Review: Crossbones Yard by Kate Rhodes

Friday 27 February 2015
Title: Crossbones Yard (Alice Quentin, #1)
Author: Kate Rhodes
Publisher: Mulholland Books
Publication Date: 28th February 2013
Source: Library
Pages: 320
ISBN: 9781444738766
Rating: 4/5
Purchase: Amazon
Ray and Marie Benson killed 13 women before they were caught, tried and imprisoned. Five of their victims were never found.

Six years later, psychologist Alice Quentin discovers a woman's body on the waste ground at Crossbones Yard. The wounds are horrifyingly similar to the Bensons' signature style. But who would want to copy their crimes?

When Alice is called in to consult, her first instinct is to say no. She wants to focus on treating her patients, not analysing the mind of a murderer.

But the body at Crossbones Yard is just the start, and the killer may already be closer than Alice knows.

I finished Kate Rhodes' The Winter Foundlings and called it 'a faultless novel', which it really was. I couldn't believe I hadn't heard of Kate before, so when I saw this book lying on the library's shelf I had to borrow it and I couldn't wait to read it. Having 'met' Alice Quentin in her third outing, my introduction to her in this book wasn't any less enjoyable because she is very much an enigma, a truly intriguing character that I am fast becoming a huge fan of. I very much enjoyed the opening of the book, which sets the scene very nicely, with a fair but still mysterious introduction to our main character. It being so long since reading The Winter Foundlings I can't remember whether it contains 'spoilers' for the previous books so I went into this not knowing what to expect.

I love London, and especially love crime fiction that really showcases the city, allowing our capital to become a character in itself. Showing not only its good bits but those dark places that people tend to avoid, or pretend don't exist. I always think that when you walk around London with somebody you don't pay attention, but when you walk around it alone you really take notice of how dangerous a place it can be. It's a very atmospheric read in places, and chilling, quite literally with these bitterly cold days and nights we are currently experiencing.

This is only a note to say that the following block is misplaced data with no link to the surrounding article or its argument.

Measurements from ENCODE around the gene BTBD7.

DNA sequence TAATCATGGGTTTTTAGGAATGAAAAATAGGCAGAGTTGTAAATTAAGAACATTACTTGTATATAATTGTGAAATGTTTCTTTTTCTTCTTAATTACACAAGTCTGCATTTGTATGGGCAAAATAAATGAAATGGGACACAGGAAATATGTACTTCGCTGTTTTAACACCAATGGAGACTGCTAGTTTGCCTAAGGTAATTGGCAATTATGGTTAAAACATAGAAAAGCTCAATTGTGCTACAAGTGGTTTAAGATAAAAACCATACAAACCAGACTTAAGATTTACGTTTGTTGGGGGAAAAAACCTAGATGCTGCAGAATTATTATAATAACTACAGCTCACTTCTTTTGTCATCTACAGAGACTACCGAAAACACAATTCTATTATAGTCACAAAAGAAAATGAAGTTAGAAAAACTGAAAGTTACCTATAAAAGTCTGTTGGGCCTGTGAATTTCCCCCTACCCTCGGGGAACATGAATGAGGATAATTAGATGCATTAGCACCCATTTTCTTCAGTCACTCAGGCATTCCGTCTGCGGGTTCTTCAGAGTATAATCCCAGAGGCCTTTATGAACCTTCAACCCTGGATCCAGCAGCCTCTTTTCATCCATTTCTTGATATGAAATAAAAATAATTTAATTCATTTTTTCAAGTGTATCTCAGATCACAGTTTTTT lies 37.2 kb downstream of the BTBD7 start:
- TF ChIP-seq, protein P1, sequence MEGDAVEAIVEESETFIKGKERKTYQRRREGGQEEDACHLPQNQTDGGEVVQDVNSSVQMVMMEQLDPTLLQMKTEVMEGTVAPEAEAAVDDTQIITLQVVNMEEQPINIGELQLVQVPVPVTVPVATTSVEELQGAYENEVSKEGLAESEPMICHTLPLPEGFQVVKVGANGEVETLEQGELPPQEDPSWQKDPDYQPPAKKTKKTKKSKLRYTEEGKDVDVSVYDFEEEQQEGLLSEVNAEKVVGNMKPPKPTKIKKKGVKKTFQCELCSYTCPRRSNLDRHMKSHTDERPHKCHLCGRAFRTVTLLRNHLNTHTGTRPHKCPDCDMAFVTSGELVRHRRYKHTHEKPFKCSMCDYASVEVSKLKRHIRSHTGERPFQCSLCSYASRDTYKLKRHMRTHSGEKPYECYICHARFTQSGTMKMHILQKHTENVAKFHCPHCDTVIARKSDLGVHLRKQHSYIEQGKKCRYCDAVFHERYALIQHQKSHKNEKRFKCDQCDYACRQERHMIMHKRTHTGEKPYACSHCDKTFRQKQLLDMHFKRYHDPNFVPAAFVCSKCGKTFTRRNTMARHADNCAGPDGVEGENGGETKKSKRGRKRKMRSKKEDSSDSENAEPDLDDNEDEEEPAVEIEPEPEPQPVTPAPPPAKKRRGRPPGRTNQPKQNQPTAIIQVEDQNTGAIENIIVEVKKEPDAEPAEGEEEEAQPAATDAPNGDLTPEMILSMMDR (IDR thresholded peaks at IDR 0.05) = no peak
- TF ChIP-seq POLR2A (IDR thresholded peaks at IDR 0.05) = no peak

Alice is out running when she stumbles across a body near the gates of Crossbones Yard, a burial site for prostitutes hundreds of years ago. Her psychology work with the police leads them to contact her with a suspect, and with the body bearing the hallmarks of two criminals who cannot be responsible, is this the work of a copycat? The person in the frame just felt too obvious to me to be anything but a red herring, so straightaway the detective cap was out. This time around I was absolutely spot on, go me! But really, it wasn't all that difficult to work out who was responsible and for once, it didn't stop me from enjoying the novel as there were plenty of tense, exciting and action-packed scenes along the way.

Alice is a woman with a troubled past, and it seems in crime fiction there's only two ways a character like that can go. Become a psychologist (or police officer) or develop serious issues. Here we have Alice, the psychologist and her brother, suffering from bipolar and the story here does add some depth to the character, but it was just a little bit seen it all before, in the beginning at least. Alice was at times a little naive, and having read the third book in the series it's clear there's real development made with her character and so I'm excited to see how that progresses with book two. Another thing I wasn't crazy about was the romance. It seems that women authors write some of the most twisted crime books out there, yet they have to add in this romantic element to their books which just isn't needed.

Kate Rhodes is a wonderful writer, totally engaging me as a reader to the point where the hours flew by as I was reading this book. She has this way of drawing you in, making it impossible to put this book down at times and leaving me incredibly frustrated upon reaching its conclusion as I must now get my hands on book two, ASAP. The storyline itself isn't terribly original, but the mixture of the writing and some brilliant characterisation does I feel give it a little bit of an edge over other books like it, and I have no trouble recommending this series.


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